Just after Thanksgiving, I ordered something online for my wife for Christmas. I had an Amazon gift card and my credit card, I placed the order and then went on with my hectic pace. Several days later, I opened my wallet, reached for my Capital One credit card, and it wasn’t there.
I mentally retraced my steps and realized ordering the merchandise was the last time I used it. I returned to the sofa, took the cushions off, looked under the sofa, looked around the sofa, and the card was nowhere to be found. I thought, “How could this card just disappear?”
I asked Amy, but she knew nothing about the card. For several days I looked, strained my brain and prayed, “Lord, help me remember where I put that card.” It can’t just vanish, can it?
Days later, this thought popped into my mind: Maybe I should look in the trash can. I immediately reasoned, “What dummy would throw his credit card in the trash can?” and went on.
The thought returned several hours later: Look in the trash can. So, I spread newspaper, pulled out the trash can and started emptying leftover food scraps, wrappers and assorted trashy items. Thank goodness, diapers from the grandkids’ Thanksgiving visit were already placed in the can outside.
About halfway down, I spotted the Amazon gift card that I remembered throwing away. I reach through the trash, pulled out the Amazon card, turned it over and there was my Capital One card stuck to the back of the Amazon card. What a relief! When I peeled away the tape revealing the gift code, I inadvertently placed it on top of the credit card and tossed both.
We should change the slogan from “What’s in your wallet?” to “What’s in your trash can?”
Was that thought a coincidence, or God’s “unconscious guidance?” Bob Mumford wrote, “Most of God’s guidance occurs when we’re not even conscious of it . . . Sometimes we are required to take another look at where we’ve been in order to realize that God has been guiding us.”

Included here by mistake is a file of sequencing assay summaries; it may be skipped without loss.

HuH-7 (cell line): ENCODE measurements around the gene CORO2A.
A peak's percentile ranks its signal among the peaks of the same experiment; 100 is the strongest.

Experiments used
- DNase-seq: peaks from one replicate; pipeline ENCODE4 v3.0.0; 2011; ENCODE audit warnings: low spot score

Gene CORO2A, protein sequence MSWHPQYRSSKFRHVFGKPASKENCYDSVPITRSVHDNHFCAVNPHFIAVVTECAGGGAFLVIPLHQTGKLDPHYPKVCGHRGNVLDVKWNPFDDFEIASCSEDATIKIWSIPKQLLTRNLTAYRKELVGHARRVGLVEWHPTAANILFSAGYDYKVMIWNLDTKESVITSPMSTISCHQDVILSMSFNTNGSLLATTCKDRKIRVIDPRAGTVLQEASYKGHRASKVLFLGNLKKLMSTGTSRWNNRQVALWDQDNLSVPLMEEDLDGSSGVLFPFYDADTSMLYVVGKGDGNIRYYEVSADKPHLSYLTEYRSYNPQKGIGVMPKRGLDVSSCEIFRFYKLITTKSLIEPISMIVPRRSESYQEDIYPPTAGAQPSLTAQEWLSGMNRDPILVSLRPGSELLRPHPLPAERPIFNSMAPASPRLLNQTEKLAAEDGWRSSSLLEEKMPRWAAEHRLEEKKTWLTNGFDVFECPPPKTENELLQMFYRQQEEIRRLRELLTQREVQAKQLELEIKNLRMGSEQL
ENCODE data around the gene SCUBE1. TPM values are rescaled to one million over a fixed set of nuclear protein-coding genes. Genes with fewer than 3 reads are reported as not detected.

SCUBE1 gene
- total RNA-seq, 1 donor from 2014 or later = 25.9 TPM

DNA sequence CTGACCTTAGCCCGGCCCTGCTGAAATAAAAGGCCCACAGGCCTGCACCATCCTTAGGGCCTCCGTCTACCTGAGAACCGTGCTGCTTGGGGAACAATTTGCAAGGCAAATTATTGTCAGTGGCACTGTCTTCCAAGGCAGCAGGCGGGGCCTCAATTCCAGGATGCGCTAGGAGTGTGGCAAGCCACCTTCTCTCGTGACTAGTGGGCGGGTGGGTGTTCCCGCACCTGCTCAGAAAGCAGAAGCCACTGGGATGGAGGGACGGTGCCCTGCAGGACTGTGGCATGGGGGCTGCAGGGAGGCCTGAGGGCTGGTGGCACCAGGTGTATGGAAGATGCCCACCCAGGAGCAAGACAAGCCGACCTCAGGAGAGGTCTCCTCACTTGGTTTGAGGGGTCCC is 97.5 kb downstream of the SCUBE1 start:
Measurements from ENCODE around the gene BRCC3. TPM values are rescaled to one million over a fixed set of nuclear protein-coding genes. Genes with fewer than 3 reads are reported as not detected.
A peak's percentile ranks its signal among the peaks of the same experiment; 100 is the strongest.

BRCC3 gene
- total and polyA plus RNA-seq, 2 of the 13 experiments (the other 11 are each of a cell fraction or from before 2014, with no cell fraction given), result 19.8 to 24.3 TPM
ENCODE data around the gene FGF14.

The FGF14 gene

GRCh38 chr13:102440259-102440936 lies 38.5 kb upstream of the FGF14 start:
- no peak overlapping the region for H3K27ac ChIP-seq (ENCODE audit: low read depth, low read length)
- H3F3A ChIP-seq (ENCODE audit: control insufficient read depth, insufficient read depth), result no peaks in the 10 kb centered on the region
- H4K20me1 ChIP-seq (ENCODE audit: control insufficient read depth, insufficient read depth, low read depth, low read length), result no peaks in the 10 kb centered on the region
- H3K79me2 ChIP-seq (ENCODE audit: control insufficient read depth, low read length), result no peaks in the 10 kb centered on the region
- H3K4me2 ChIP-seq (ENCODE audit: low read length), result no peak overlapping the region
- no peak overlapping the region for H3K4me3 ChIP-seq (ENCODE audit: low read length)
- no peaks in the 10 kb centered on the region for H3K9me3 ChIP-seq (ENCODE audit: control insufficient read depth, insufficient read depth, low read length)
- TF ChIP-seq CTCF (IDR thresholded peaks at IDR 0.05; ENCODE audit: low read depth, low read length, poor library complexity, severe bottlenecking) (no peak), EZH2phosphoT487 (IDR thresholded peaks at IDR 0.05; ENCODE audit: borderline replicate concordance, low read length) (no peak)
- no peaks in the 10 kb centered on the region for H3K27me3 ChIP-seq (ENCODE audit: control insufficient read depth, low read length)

Often, when seeking God’s guidance, we look for dramatic presentations, such as burning bushes. In biblical times, God often spoke in sensational ways, using nature, miraculous signs, prophets, fire, trumpets, fleece and angels to reveal His plan or direction.
Sometimes God speaks through His Word, prayer, biblical teaching and preaching, and often through other believers. When I was a college student involved in Baptist campus ministry, I traveled to a state convention attended by hundreds of students from Baptist Collegiate Ministries across Georgia.
One evening after worship, while sitting in a small group discussion, some students from Augusta State shared how their BCM was struggling and needing some committed students to plug in and get involved.
I remember my fellow Georgia Southern colleague Ellen, whose hometown was Augusta, sitting in that group and uttering an audible, “Oh!” the instant that statement was made. Ellen, in that moment, sensed God telling her to finish her freshman year, transfer to Augusta State and get involved in their ministry. She did. Through that student, she felt God leading her back home.
Other times, God arranges circumstances to give direction or bring people together. For example, In Ruth 2, as Ruth went and gleaned in the field after the reapers, she “happened to come to the part of the field belonging to Boaz . . .” (2:3). And Boaz “happened” to notice her and inquire about her. Was this a random event?
This happened outside of any human plan. Ruth went to glean, not to find a husband. Yet, God set up this encounter so they would meet, marry and become part of the genealogy of Jesus (see Matthew 1:5). He providentially arranged circumstances that brought Ruth and Boaz together.
On other occasions, such as my card hunt, He places His thoughts upon our minds and hearts.
God promises His guidance as we venture into this New Year. Will we seek Him? Will we tune into Him enough to hear Him speak? Will we recognize His direction? Then, will we follow obediently?
Maybe we should pray: “Make me to know your ways, O Lord; teach me your paths. Lead me in your truth . . .” Psalm 25:4-5a.
David L. Chancey is pastor, McDonough Road Baptist Church, Fayetteville, Georgia. He’s a husband, dad, grandfather, writer, Braves fan, Georgia Bulldogs fan, cancer survivor and chocoholic. Check out other columns at www.davidchancey.com and his new book, “The Day I Nearly Met Dolly: Tales of Faith, Family and a Few Home Runs.” Contact him at firstname.lastname@example.org .